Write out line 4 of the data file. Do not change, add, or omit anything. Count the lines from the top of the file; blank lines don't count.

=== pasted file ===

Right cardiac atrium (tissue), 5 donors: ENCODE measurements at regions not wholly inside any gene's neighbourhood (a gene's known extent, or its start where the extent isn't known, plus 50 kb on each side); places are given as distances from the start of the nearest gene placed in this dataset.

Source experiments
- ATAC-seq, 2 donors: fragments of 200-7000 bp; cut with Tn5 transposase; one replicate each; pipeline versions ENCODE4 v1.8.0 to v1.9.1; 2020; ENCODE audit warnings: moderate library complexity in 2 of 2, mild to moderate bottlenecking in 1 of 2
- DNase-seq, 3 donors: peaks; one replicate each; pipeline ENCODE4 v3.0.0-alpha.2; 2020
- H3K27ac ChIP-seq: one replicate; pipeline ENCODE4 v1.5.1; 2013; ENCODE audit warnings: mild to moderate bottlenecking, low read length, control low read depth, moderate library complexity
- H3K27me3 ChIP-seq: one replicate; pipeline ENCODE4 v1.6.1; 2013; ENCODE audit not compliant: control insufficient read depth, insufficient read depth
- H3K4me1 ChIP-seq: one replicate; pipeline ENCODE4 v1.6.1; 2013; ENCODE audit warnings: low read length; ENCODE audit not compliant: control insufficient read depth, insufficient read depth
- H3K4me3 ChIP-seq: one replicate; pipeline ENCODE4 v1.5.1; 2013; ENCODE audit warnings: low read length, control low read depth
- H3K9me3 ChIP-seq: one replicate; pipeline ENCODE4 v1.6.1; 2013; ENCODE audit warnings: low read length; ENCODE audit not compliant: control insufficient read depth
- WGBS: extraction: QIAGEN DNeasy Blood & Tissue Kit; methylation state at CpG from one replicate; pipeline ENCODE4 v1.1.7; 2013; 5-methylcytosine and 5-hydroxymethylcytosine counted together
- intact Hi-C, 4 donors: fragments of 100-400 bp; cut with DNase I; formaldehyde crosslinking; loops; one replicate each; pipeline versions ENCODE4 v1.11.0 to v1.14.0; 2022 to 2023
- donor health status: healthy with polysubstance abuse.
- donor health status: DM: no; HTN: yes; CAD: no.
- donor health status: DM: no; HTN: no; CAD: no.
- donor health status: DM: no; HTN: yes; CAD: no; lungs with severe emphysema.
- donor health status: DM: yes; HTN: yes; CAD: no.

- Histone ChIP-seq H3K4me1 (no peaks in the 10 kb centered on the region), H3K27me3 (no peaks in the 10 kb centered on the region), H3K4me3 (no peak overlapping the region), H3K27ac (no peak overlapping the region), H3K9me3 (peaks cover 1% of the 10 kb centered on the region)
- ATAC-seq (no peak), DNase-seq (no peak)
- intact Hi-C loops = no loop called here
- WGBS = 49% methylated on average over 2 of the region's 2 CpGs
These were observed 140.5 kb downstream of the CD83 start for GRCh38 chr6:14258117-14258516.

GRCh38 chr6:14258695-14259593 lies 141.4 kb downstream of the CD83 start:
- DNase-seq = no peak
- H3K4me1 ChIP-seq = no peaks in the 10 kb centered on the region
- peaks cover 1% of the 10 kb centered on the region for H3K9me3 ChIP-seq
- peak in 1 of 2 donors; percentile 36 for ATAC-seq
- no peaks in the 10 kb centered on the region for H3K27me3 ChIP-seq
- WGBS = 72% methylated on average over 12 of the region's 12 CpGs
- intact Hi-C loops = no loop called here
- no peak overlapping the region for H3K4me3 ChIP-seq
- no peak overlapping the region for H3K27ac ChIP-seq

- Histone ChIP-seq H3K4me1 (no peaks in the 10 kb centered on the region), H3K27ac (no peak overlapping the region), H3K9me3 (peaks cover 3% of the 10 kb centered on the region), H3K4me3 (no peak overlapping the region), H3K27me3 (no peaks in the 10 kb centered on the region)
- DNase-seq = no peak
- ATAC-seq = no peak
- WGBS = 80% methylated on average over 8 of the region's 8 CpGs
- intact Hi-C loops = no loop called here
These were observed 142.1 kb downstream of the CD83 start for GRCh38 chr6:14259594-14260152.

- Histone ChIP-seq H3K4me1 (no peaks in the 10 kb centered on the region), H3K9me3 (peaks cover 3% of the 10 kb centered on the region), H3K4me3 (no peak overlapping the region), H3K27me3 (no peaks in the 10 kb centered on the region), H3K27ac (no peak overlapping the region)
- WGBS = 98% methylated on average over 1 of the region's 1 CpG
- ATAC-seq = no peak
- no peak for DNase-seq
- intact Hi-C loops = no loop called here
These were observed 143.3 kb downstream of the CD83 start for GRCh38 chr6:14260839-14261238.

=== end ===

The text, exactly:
- DNase-seq, 3 donors: peaks; one replicate each; pipeline ENCODE4 v3.0.0-alpha.2; 2020